- Climate change adaptation in European river basins
- Regional environmental change
- Volume | Issue number
- 10 | 4
- Pages (from-to)
- Document type
- Faculty of Social and Behavioural Sciences (FMG)
- Amsterdam Institute for Social Science Research (AISSR)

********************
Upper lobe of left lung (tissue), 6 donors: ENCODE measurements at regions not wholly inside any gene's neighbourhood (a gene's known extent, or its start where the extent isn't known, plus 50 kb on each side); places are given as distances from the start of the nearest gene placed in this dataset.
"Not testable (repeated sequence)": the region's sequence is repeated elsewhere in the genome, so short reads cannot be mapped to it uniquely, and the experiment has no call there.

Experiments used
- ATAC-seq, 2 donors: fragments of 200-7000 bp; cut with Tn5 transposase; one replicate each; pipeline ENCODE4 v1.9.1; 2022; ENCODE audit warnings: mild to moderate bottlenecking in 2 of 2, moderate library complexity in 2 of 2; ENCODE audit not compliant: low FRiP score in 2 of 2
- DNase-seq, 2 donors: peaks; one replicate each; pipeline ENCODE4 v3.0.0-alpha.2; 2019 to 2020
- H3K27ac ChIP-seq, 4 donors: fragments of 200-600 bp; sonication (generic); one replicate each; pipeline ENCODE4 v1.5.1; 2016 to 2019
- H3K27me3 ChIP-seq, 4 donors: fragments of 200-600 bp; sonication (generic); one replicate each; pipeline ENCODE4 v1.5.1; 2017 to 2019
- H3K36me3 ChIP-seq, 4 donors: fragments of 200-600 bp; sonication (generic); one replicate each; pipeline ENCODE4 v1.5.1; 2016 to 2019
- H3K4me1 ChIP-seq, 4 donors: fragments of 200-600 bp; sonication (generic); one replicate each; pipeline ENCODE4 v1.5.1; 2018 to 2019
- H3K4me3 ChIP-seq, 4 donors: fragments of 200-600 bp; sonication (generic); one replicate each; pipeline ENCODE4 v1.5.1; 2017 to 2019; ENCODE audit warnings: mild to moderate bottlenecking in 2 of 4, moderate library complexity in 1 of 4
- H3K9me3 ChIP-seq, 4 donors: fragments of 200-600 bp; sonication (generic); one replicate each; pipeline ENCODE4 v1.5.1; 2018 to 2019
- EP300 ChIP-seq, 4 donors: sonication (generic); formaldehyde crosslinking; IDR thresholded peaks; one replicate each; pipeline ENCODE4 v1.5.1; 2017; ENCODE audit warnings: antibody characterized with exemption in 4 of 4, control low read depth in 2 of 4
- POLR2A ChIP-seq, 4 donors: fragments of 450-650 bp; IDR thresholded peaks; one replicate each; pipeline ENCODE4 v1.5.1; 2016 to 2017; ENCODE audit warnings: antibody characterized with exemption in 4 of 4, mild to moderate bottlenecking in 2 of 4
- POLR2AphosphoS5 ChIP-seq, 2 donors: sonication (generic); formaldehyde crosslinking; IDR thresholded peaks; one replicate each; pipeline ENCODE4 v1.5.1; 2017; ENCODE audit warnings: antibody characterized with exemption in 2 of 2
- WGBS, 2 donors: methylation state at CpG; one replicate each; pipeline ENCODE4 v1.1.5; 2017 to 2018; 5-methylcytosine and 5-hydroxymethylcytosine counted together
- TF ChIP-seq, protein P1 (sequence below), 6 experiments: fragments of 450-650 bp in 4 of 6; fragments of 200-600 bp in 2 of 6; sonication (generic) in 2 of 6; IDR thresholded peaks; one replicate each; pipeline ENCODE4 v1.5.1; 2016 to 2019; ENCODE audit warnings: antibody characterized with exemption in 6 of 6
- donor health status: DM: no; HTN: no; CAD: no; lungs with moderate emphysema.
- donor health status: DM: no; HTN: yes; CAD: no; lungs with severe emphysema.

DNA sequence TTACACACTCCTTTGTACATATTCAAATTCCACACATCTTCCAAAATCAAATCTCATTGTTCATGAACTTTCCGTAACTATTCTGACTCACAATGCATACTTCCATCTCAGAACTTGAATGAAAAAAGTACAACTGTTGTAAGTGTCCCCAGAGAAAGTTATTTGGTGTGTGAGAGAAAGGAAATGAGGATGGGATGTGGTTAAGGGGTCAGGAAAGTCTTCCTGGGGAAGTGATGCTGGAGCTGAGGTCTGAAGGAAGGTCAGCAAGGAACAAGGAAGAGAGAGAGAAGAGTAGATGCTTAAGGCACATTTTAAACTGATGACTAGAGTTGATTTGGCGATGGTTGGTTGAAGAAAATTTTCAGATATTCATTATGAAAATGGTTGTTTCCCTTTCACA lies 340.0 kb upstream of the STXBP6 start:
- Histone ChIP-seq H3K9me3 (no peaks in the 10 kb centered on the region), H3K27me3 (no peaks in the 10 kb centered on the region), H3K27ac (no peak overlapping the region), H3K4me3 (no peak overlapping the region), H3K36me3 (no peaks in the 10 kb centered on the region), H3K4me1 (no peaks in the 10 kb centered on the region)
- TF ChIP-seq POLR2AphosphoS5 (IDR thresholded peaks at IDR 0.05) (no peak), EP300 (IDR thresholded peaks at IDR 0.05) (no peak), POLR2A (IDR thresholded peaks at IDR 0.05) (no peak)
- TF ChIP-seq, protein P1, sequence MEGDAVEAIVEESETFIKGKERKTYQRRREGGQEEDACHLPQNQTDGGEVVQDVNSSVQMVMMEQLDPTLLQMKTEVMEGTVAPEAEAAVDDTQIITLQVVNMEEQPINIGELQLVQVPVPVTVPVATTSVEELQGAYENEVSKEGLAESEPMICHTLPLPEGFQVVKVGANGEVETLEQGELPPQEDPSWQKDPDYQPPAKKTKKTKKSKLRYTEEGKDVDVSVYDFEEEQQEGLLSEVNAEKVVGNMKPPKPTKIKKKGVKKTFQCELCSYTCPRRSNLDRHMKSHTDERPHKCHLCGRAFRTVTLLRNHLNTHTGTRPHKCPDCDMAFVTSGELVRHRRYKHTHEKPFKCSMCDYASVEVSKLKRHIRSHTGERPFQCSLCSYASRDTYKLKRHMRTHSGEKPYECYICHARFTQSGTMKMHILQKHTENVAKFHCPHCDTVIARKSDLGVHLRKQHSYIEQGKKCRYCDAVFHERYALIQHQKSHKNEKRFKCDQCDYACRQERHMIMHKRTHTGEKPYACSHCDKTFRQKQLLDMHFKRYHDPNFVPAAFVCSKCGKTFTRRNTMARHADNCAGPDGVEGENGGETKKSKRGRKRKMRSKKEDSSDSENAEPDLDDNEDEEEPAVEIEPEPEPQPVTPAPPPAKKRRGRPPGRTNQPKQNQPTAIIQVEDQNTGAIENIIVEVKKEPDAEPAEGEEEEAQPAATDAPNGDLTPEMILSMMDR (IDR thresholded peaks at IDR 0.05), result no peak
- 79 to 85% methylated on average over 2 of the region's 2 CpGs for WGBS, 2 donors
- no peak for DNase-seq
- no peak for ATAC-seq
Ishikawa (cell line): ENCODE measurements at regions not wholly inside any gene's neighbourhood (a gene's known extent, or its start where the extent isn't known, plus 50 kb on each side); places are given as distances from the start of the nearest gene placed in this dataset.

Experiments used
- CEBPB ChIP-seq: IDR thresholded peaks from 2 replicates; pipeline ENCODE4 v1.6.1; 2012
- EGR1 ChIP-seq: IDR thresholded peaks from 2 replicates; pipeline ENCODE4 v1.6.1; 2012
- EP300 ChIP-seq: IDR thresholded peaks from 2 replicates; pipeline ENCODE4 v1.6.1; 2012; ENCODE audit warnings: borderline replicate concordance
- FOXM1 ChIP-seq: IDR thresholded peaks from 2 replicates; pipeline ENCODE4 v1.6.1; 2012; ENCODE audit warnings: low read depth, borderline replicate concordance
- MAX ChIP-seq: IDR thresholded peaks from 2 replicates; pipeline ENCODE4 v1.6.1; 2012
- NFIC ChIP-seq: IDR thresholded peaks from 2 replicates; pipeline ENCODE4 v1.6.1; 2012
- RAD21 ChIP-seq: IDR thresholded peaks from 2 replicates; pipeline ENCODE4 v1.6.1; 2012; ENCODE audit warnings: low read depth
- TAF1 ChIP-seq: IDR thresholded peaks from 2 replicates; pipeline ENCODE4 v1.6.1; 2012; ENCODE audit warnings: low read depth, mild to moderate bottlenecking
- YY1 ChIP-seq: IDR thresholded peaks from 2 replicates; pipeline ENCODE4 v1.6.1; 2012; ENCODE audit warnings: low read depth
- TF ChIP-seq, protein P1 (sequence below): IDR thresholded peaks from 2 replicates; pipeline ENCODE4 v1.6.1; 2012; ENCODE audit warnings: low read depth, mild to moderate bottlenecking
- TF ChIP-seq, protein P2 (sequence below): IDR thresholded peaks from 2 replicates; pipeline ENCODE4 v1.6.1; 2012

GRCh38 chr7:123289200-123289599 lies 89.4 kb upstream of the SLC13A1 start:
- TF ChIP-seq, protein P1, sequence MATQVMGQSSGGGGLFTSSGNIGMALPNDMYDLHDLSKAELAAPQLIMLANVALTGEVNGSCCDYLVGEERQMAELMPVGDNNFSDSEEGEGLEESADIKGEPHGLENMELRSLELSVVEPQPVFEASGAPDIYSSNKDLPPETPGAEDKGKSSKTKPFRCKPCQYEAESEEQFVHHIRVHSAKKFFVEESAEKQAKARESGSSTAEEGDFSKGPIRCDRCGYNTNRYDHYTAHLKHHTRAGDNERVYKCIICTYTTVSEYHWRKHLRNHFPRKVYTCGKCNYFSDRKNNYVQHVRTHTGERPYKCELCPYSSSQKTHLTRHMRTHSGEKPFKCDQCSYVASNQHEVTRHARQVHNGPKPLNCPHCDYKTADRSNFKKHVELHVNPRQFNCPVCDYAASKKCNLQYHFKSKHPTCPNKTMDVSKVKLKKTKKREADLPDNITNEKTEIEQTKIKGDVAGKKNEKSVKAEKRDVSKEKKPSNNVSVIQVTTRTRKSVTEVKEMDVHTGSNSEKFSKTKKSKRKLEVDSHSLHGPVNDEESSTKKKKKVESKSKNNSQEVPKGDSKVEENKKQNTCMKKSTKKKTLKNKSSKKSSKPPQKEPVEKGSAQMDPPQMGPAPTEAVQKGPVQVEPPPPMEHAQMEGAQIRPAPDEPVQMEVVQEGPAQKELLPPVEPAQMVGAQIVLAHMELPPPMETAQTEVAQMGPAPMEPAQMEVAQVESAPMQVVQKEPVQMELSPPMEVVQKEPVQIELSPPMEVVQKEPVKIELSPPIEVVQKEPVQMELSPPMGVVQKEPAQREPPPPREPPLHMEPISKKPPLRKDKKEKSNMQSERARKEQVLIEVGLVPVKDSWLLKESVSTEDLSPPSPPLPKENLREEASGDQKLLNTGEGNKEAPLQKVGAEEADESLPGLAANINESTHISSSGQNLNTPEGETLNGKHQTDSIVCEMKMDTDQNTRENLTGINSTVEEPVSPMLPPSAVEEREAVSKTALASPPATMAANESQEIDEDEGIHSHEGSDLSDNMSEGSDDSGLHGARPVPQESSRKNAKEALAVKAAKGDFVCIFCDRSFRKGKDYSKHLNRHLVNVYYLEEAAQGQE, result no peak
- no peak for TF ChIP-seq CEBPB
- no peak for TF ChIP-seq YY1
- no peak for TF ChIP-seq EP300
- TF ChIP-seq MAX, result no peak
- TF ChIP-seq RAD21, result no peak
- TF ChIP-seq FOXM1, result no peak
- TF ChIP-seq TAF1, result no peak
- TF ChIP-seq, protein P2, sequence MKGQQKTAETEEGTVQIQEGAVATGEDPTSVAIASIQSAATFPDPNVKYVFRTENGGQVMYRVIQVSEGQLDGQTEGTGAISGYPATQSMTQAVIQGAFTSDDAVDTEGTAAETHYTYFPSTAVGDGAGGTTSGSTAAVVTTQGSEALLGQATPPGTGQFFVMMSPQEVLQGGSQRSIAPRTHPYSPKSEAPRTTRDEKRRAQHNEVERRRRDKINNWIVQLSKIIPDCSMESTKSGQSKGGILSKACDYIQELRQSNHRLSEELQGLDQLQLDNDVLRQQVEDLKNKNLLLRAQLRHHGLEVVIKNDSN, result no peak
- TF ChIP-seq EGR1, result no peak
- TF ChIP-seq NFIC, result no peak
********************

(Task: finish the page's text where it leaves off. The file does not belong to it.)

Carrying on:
This paper contains an assessment and standardized comparative analysis of the current water management regimes in four case-studies in three European river basins: the Hungarian part of the Upper Tisza, the Ukrainian part of the Upper Tisza (also called Zacarpathian Tisza), Alentejo Region (including the Alqueva Reservoir) in the Lower Guadiana in Portugal, and Rivierenland in the Netherlands. The analysis comprises several regime elements considered to be important in adaptive and integrated water management: agency, awareness raising and education, type of governance and cooperation structures, information management and—exchange, policy development and—implementation, risk management, and finances and cost recovery. This comparative analysis has an explorative character intended to identify general patterns in adaptive and integrated water management and to determine its role in coping with the impacts of climate change on floods and droughts. The results show that there is a strong interdependence of the elements within a water management regime, and as such this interdependence is a stabilizing factor in current management regimes. For example, this research provides evidence that a lack of joint/participative knowledge is an important obstacle for cooperation, or vice versa. We argue that there is a two-way relationship between information management and collaboration. Moreover, this research suggests that bottom-up governance is not a straightforward solution to water management problems in large-scale, complex, multiple-use systems, such as river basins. Instead, all the regimes being analyzed are in a process of finding a balance between bottom-up and top-down governance. Finally, this research shows that in a basin where one type of extreme is dominant—like droughts in the Alentejo (Portugal) and floods in Rivierenland (Netherlands)—the potential impacts of other extremes are somehow ignored or not perceived with the urgency they might deserve.
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